Beckwith, disappointed by Jefferts Schori's election, threatened to seek alternative oversight for the Springfield Diocese — possibly from a bishop in Africa, as other dioceses had done — rather than submit to her authority. He wrote in a pastoral letter that the Episcopal Church was "in meltdown," and called the moment "the lowest ebb of our beloved but beleaguered Church since perhaps the Civil War if not the American Revolution."

At the same time, some liberals in the diocese complained about Beckwith's pastoral leadership and threatened to defect themselves from his authority to a more friendly bishop in another diocese.

In the end, no one in Springfield decamped for foreign shores, but in 2008, some conservatives in other parts of the country left the Episcopal Church and founded their own province, called the Anglican Church in North America.

"Not only our diocese but the whole Episcopal Church has been rocky and unsettling," Holder said. "The diocese needs someone who can be a reconciler and a healer; someone who will be open to hearing the views of all people."

Chuck Evans, moderator of the 50-member Concerned Laity of the Springfield Diocese, said the church in Springfield "is pretty fractured at this point."

"We need to find a bishop who will keep the diocese in the Episcopal Church," Evans said. "We need a bishop who will support the presiding bishop, whereas in the past, far too often there's been public vilification of Bishop Jefferts Schori."

But the Rev. Keith Roderick, rector of St. Andrew's Episcopal Church in Carbondale, said the future bishop needed to focus inward, on the needs of the diocese itself, "not necessarily the larger body politic of the church."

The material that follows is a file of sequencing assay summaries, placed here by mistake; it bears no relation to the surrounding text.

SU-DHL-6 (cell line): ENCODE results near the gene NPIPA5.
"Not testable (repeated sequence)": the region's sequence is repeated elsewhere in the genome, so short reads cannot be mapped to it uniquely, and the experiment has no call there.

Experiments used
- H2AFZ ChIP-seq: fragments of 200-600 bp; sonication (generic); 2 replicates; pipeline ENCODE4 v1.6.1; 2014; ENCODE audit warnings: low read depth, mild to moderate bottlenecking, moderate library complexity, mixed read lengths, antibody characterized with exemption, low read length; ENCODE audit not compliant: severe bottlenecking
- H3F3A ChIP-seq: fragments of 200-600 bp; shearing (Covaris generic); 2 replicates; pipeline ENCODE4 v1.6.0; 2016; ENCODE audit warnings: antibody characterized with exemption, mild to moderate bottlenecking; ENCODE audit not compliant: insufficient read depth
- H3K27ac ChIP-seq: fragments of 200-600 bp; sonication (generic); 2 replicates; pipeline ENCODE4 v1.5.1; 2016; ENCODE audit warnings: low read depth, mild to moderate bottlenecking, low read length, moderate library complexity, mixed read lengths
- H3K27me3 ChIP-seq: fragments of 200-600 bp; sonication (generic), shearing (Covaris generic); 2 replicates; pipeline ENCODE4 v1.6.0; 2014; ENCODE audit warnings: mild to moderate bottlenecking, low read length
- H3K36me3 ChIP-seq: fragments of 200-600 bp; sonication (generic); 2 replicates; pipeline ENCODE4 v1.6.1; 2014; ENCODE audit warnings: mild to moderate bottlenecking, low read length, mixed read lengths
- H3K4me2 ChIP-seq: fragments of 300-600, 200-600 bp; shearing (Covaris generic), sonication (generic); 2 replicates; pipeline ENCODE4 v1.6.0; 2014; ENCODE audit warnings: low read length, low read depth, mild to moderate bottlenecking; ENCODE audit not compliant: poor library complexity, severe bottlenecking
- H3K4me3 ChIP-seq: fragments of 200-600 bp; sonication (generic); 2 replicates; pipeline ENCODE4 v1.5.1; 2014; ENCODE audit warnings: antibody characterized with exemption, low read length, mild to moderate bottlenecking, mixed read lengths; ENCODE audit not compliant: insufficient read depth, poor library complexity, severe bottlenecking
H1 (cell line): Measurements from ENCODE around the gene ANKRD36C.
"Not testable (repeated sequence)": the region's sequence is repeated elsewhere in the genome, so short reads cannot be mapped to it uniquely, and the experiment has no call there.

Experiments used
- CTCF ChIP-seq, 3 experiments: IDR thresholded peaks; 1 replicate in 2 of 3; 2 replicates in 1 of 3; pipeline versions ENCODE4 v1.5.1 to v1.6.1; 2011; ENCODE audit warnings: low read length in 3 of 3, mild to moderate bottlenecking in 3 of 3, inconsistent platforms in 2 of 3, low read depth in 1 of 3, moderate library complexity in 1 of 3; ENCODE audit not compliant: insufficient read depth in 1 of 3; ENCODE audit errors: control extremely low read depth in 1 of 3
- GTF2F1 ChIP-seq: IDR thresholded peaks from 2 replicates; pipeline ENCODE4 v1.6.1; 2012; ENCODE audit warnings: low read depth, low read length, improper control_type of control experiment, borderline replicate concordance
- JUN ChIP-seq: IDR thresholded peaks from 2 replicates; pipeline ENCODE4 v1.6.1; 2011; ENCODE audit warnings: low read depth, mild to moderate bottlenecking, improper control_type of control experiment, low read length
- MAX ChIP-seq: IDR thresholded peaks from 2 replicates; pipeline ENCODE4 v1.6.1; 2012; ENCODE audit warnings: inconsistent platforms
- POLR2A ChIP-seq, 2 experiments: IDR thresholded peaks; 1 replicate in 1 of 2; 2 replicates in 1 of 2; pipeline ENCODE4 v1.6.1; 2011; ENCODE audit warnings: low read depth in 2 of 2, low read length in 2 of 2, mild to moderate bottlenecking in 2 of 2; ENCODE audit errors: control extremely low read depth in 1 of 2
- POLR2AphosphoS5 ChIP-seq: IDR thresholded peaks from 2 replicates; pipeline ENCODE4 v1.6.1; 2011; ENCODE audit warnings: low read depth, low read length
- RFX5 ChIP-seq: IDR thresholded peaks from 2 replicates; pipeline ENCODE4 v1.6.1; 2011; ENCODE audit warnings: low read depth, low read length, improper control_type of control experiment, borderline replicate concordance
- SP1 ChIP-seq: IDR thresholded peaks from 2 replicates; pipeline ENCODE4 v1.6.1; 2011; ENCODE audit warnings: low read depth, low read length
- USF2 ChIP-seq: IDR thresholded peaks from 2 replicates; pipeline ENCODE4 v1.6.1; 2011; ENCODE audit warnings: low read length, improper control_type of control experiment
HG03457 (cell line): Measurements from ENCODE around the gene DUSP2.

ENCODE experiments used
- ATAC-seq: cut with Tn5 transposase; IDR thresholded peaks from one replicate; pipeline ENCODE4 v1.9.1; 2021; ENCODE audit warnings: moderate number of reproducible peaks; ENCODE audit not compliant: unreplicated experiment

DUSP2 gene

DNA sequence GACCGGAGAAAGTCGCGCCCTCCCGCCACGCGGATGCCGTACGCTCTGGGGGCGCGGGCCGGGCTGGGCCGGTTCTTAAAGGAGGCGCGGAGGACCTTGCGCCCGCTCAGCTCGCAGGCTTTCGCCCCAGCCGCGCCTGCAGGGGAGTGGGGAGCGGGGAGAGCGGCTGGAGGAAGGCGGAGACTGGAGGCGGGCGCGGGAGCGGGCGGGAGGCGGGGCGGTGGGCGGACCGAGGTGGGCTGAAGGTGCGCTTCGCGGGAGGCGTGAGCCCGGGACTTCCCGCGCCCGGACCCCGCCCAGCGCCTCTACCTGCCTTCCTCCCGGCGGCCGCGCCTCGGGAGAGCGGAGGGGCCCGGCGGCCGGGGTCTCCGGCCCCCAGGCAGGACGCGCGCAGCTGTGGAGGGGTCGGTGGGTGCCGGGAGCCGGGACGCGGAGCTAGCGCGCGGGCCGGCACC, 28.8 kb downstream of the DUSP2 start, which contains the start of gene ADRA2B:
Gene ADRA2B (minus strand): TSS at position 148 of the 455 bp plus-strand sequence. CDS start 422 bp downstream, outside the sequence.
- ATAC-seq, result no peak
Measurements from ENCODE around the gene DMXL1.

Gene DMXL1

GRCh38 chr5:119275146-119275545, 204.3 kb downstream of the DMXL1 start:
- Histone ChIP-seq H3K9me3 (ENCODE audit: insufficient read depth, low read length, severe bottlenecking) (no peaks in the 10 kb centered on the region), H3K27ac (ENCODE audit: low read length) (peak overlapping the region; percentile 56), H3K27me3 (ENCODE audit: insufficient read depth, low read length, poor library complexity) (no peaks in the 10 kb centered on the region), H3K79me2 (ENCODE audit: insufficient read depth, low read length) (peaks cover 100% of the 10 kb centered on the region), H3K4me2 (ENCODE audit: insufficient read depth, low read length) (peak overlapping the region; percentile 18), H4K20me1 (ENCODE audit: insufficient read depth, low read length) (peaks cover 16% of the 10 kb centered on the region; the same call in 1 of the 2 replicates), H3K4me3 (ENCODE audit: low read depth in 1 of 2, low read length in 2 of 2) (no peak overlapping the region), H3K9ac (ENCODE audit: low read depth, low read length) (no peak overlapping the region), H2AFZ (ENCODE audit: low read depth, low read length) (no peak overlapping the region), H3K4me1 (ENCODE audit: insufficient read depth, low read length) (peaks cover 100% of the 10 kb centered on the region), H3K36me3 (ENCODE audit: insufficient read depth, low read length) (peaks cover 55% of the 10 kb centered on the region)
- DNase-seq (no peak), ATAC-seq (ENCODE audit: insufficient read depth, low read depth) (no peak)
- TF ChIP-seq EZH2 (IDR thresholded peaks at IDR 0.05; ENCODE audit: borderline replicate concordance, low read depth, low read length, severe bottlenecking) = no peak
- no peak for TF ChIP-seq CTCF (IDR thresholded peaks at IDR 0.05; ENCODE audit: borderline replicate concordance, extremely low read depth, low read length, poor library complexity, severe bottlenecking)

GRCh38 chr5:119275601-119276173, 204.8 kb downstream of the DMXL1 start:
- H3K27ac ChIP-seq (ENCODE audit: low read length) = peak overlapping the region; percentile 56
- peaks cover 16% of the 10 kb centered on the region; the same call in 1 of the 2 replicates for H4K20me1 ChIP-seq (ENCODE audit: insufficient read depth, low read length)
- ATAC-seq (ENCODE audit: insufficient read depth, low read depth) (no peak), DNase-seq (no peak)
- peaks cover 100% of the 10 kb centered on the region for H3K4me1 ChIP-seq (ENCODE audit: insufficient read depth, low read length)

Roderick said he nominated the Rev. Shawn Denney, the diocese's archdeacon and vicar of St. Luke's Episcopal Church in Springfield, Ill.

The bishop's job "is not a mandate to steer the future direction of the Episcopal Church or the Anglican Communion, Roderick continued. "It may be somewhat presumptuous for us to go into a nominating process thinking what we need to do is solve all the problems of the church; we have our own problems we have to solve here."

Beckwith and Bennett had a strained relationship. In 2005, Beckwith refused to confirm a lesbian and, later, anyone at all at Bennett's church. Two of St. Andrew's eucharistic ministers — lay people who help the priest during communion — subsequently refused to accept the eucharist from Beckwith, who then stripped all 15 of St. Andrew's eucharistic ministers of their authority.

The following year, the church accused Beckwith of refusing to provide them with pastoral care, and asked if it could seek authority from a neaby bishop instead.

Bennett said this week that an interim bishop, someone who could come into the diocese for a few years to clear the air, would be appropriate to succeed Beckwith. But she said the idea didn't catch on.

"There's so much healing and reconciliation that needs to happen before the diocese will ever have any hope of being healthy again," Bennett said. "When you've gone through a period of time in diocese like we have, you don't just get healthy over night."

Coleman said the diocese became "isolated" under Beckwith, "much of it due to our own hurt and pain," he said.

"If we can't learn to become a large Christian community again," Coleman said, "we will continue to sink."